Edward A. Tharp

Edward A. Tharp

I was in my early twenties and working as a Garage mechanic at a local Mobil gas station. The cops knew Franks Service Station precinct 2. It was right across the street from box 8, a hard wire communication device on a telephone pole that went directly to P.D. headquarters. All of the foot patrol police officers were welcome to get warm in winter, or just hang out and shoot the breeze for a while. They were all our friends.

On the morning of May 31, 1981 I rode my motorcycle down to a local beach. A friend of mine ran up to me, knowing that I knew most of our cops and told me that one of them had been shot and killed. I remember the shock well and then the anxiety that followed not knowing who had been shot because my friend did not know. I rode like lighting up to the gas station to learn that the one killed was Officer Kenny Bateman.

Kenny was responding to an alarm at The Duchess Restaurant. It was about 3:30 in the morning. The restaurant was closed. In a little while he would leave behind a stunningly beautiful young wife, much family, his fellow police officers and all of us at Franks Service/ box 8. There are not words to describe how we all felt.

It has always been tough to be a law man or woman. It is tougher now more than ever. Every traffic stop that a police officer makes could easily end just as quickly as it did for Officer Bateman, more so today than ever before. We have had our southern borders open to drug cartels and terrorists from Bush through Obama. In August of 2016 Obama released over 300 convicted felons back on to our streets. Many of these were convicted of fire arm crimes so says the Washington Post and National Review On Line, August 2016. Those Felons are out there on our streets and every police officer knows it.

Now back here in Maine, Gov. Paul LePage wanted to do something to stop the trafficking of heroin by attacking the problem at its source. His solution was the same as Rudy Giuliani: Hire massive law enforcement to go after the kingpins of the trade. It worked in NYC and it could work here. Liberal Democrats want more money for treatment that does nothing to stop anything. Maine DHSS has already spent over $80 million on treatment and overdose deaths are climbing. It’s not working folks. The liberal idea encourages trafficking simply because traffickers have less to fear if less cops are looking for them, a no brainer for most of us. Once again liberals are wrong and LePage, being the smartest man in the room, is being obstructed from doing the right thing. The police officer has less resources and the trafficker knows it. All of this is only a small part of what makes being a cop more dangerous than ever.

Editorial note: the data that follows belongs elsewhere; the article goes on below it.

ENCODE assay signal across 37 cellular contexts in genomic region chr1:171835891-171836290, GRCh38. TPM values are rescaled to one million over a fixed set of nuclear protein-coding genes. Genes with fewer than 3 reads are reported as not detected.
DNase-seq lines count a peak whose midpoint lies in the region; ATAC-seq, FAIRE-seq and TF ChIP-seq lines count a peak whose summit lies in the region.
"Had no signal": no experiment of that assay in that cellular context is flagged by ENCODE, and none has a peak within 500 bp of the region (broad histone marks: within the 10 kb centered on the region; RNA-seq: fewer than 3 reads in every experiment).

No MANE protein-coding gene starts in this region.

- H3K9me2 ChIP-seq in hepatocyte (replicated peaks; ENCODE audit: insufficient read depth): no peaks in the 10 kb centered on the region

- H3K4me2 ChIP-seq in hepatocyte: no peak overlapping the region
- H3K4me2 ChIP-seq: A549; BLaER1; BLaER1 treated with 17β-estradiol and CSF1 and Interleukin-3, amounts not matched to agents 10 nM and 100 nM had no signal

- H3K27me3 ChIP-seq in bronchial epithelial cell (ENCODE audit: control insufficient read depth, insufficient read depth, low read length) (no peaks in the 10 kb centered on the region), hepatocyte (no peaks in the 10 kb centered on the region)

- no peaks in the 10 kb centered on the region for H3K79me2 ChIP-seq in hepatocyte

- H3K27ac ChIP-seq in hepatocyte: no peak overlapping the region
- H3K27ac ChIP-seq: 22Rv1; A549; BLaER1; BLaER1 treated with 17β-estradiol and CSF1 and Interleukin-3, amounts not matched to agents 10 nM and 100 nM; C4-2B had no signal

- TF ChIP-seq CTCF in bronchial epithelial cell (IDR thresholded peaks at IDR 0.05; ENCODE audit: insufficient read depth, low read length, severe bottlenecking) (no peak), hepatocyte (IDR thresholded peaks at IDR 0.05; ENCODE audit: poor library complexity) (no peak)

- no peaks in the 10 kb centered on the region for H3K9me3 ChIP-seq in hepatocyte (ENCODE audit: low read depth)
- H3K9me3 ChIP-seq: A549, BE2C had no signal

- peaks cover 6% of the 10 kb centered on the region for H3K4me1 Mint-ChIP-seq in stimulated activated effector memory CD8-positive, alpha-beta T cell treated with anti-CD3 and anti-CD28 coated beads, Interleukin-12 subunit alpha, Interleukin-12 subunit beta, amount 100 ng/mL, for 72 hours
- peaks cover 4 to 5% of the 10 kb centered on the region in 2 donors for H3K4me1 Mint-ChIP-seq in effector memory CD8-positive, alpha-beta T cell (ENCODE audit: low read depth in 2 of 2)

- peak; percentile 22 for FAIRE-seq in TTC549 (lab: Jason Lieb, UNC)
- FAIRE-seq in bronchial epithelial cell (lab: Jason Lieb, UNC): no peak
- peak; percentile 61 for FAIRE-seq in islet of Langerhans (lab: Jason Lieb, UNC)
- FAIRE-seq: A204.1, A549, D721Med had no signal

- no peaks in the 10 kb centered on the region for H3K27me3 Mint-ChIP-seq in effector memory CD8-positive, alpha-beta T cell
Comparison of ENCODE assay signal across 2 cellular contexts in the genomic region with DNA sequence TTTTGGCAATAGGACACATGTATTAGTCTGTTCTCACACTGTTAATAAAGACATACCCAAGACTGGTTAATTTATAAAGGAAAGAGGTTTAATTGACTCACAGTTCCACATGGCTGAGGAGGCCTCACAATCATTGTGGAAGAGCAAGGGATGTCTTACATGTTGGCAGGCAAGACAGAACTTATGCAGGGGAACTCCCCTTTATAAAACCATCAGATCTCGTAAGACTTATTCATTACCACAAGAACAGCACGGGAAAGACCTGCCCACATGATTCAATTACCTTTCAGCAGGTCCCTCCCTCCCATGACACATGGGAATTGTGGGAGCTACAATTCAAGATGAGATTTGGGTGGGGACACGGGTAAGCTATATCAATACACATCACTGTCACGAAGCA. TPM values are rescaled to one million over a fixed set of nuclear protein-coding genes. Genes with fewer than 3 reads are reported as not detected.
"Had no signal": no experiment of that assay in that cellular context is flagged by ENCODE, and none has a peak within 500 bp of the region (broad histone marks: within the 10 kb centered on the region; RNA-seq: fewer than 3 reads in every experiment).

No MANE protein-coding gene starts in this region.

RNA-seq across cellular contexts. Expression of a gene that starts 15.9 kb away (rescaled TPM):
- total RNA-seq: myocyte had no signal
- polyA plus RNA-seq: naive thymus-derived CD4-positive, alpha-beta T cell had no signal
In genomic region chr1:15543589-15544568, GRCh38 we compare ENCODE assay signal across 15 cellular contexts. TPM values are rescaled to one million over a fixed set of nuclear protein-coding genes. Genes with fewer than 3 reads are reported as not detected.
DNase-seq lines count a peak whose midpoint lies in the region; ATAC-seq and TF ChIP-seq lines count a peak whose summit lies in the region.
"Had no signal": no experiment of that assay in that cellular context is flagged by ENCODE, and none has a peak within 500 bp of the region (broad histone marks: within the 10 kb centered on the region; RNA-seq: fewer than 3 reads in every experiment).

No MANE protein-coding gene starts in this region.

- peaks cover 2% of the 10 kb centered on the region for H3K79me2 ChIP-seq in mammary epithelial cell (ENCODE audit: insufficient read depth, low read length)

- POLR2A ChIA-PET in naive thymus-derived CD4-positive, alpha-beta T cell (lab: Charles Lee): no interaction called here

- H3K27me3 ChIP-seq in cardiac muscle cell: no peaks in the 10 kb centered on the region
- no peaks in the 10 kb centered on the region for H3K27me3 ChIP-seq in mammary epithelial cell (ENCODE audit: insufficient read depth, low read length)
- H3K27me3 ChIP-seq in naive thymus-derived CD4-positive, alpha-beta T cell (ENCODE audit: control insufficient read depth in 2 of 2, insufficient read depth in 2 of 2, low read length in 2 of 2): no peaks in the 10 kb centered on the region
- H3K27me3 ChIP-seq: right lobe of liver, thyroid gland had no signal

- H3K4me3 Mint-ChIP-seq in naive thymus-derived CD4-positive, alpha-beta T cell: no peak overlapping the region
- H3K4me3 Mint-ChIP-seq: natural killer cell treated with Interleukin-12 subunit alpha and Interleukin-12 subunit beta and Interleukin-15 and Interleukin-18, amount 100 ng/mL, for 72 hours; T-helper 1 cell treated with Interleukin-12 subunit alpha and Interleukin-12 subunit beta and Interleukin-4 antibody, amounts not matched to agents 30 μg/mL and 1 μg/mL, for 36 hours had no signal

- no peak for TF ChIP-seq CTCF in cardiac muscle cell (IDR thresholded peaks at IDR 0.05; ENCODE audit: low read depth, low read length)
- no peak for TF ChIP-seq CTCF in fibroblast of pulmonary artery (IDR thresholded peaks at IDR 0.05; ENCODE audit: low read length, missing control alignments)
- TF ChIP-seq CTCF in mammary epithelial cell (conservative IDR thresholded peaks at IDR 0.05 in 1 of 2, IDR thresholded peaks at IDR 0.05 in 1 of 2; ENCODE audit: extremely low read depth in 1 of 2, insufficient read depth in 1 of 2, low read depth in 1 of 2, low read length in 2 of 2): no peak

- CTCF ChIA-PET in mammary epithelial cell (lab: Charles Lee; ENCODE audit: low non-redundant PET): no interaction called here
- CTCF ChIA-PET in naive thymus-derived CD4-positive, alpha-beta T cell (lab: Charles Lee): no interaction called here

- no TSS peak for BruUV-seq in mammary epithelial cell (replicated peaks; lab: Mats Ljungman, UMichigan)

On Oct. 9, 2014 the American Civil Liberties Union of Maine openly stated on their web page that policing doesn’t work, treatment first. To me, it is no surprise that the Maine ACLU would purposely take this deadly and anti-American approach. This stance plays on compassion for the victim of drug use while allowing the evil to continue. In other words, if an army commits more of its fighting force to saving the wounded, then the army will get over run. Compassionate perhaps, but politically motivated entirely. The ACLU will not tolerate a successful conservative LePage idea on any issue. It is however most disturbing that the Maine democrat party has implemented this “idea” as some kind of solution in Augusta. Drowning in good intentions in this case simply makes a more dangerous environment for our law enforcement officer and for our children.

It is the opinion of this writer that the Democrats and a few Republicans in Augusta are cowardly fools, incapable of making a tough decision to combat an unrelenting evil. They are politically blind to the fact that if we stop the supply, then more funds can go to help those in need of treatment.

LePage is the exception in Augusta who cares and puts the Maine people first — not a far political second such as the Democrat party and the ACLU.

To my fellow Mainers. The next time you see any law enforcement officer, please just take a moment and thank them for what they do every day to protect us. They could really use some encouragement these days.

Edward A. Tharp lives in Woolwich.

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